Qualified Dividends

The new tax law in 2003 makes many dividends taxable at the capital gains rate. Look at the IRS link below. It seems that dividends will be qualified if you meet three conditions:

  1. The dividend is from a US company or qualified foreign company (must be incorporated in the US or listed on a US stock exchange)

  2. You or your mutual fund must hold the stock for at least 60 days during the pre-dividend period which seems to be the 120 days starting 60 days before the ex-dividend date (date at which the seller of the stock receives dividend instead of buyer if stock is sold). So, basically it just should not be a relatively short term hold.

  3. It's not part of a list of exceptions (mostly tax-exempt companies, and savings and loan institutions, I think). Note that dividends paid by REIT funds are not fully qualified. Some of the dividends may be earned from mortgage interest which is treated as interest income.

So, basically US stocks held for a reasonable period of time will have dividends taxed at lower rates. This is supposed to expire at the end of 2008. The Bush tax cits reduced the top rate cap gains from 25% to 15% and dividends for high earners from 35% to 15%.

Here is the Fidelity description of qualified dividends

Comparison of Index Fund and ETF Qualified Dividends

One argument made in favor of index funds having a tax advantage over ETFs is that ETFs often trade their shares more rapidly to maintain a high cost basis of their underlying shares. This can result in ETF dividends failing to be classified as qualified dividends since the underlying shares don’t satisfy the requirements. This can be a substantial drawback since your ordinary tax rate may be significantly higher than the 15% tax charged on qualified dividends.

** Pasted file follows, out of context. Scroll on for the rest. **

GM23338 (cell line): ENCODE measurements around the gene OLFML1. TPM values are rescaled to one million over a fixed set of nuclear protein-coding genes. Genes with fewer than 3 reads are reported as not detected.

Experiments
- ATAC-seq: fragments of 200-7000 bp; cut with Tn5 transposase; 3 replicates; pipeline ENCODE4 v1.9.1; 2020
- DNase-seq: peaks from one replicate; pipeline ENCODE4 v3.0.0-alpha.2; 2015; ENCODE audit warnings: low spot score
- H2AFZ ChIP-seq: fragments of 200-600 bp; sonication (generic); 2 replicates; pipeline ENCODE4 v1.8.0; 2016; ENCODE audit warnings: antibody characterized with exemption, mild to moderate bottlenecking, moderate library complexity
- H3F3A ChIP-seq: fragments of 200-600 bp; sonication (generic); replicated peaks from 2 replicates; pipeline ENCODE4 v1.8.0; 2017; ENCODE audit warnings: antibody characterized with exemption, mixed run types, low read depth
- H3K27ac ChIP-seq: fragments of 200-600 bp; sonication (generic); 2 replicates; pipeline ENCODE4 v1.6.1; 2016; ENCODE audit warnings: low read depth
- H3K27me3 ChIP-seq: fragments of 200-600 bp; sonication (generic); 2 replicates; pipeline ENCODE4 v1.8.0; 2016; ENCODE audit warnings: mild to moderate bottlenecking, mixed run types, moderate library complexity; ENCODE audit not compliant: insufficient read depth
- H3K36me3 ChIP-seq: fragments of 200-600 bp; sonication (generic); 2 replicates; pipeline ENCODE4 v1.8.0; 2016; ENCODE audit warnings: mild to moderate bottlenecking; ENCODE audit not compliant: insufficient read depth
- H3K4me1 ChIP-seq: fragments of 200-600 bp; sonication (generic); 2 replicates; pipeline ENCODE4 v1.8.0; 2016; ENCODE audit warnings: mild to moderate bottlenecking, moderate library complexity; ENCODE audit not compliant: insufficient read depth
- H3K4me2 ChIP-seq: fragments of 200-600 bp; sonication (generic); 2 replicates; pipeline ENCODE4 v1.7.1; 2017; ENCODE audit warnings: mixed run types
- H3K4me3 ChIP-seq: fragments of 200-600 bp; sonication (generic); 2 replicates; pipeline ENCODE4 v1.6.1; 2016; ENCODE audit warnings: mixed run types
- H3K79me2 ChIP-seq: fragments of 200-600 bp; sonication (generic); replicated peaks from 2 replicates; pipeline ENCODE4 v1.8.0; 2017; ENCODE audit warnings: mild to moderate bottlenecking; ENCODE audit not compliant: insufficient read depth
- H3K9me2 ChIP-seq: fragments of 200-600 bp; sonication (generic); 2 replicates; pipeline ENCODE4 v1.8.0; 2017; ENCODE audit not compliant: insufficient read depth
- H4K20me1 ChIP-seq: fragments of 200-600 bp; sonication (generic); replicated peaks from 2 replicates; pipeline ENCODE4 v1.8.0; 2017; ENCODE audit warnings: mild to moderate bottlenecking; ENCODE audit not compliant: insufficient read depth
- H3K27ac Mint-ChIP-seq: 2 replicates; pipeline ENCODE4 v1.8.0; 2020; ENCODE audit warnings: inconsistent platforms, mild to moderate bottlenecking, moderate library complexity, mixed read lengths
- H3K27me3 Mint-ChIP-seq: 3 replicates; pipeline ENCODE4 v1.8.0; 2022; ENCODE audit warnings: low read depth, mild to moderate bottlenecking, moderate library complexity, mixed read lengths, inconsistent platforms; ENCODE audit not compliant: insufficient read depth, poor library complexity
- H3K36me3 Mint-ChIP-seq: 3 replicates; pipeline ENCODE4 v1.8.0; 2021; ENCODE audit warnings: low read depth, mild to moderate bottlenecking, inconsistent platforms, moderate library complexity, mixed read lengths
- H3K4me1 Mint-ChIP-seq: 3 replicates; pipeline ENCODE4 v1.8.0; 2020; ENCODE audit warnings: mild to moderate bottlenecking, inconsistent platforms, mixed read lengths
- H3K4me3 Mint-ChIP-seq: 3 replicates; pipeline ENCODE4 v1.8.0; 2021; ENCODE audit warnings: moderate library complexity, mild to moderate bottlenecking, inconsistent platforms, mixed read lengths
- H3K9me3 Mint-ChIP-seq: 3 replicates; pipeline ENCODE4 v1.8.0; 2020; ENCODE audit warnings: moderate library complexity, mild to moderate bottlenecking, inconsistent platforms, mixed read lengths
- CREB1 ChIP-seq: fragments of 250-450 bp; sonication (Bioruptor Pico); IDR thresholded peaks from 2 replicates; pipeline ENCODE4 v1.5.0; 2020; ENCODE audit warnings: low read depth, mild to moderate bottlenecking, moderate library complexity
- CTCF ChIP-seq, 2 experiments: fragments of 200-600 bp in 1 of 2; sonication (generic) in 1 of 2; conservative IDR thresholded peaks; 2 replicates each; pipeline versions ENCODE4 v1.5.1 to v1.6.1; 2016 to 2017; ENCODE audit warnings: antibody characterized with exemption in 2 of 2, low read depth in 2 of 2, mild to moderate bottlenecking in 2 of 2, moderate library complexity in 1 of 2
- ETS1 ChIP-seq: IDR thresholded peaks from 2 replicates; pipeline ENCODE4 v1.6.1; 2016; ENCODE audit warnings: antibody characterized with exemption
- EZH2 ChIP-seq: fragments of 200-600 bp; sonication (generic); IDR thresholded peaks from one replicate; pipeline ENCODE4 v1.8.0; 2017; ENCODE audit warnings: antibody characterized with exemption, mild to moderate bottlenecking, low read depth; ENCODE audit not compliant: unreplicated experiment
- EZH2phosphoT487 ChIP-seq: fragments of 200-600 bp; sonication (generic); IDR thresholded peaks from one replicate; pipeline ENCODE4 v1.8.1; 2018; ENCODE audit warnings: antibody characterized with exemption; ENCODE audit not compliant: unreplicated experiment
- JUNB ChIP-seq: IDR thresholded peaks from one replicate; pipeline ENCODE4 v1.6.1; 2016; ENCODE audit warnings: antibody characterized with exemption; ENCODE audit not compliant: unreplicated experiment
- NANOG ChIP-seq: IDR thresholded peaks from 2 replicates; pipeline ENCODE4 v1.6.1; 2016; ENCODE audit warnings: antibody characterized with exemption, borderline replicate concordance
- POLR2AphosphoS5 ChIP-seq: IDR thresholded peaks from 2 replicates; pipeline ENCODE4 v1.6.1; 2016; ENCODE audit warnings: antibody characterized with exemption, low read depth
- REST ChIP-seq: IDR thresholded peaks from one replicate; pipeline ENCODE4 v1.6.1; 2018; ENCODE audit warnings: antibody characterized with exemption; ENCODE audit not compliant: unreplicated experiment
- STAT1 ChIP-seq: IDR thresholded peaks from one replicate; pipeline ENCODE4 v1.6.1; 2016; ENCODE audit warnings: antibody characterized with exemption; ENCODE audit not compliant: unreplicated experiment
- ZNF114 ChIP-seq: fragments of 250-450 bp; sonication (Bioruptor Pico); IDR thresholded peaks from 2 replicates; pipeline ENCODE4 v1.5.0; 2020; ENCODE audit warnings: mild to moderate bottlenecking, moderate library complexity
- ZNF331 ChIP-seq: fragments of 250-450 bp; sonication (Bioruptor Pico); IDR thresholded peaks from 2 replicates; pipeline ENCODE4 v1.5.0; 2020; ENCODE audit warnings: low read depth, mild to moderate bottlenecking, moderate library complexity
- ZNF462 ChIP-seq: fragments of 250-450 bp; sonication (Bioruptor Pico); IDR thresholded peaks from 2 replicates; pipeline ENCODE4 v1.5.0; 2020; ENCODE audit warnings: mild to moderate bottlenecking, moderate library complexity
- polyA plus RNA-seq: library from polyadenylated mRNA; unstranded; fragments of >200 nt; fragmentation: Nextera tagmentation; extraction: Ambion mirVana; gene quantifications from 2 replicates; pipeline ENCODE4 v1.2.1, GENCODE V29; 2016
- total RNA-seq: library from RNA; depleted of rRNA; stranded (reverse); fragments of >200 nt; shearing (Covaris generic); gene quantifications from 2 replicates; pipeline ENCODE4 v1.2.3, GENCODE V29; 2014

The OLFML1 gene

To better quantify this risk, we have compared the percent of dividends which were qualified dividends for Vanguard Index Funds and iShares ETFs for a variety of core asset classes. First, we will compare the percent of qualified dividends in 2006 then we will compare the average percent of qualified dividends over 2005 and 2006. The data was gathered from the iShares and Vanguard websites.

As we can see, the Vanguard Index Funds don’t seem to have a clear advantage in terms of a greater percentage of divindends being qualified dividends. However, there is a good amount of variation in the year-to-year percent of qualified dividends within each asset class. Plus, we don’t have many years of historical data to analyze. In our opinion, we wouldn’t be too concerned about this potential tax drawback of ETFs. If this is an important tax decision for you since a large amount of your income is derived from dividends, we would encourage to look at the historical data from the specific funds where you are invested.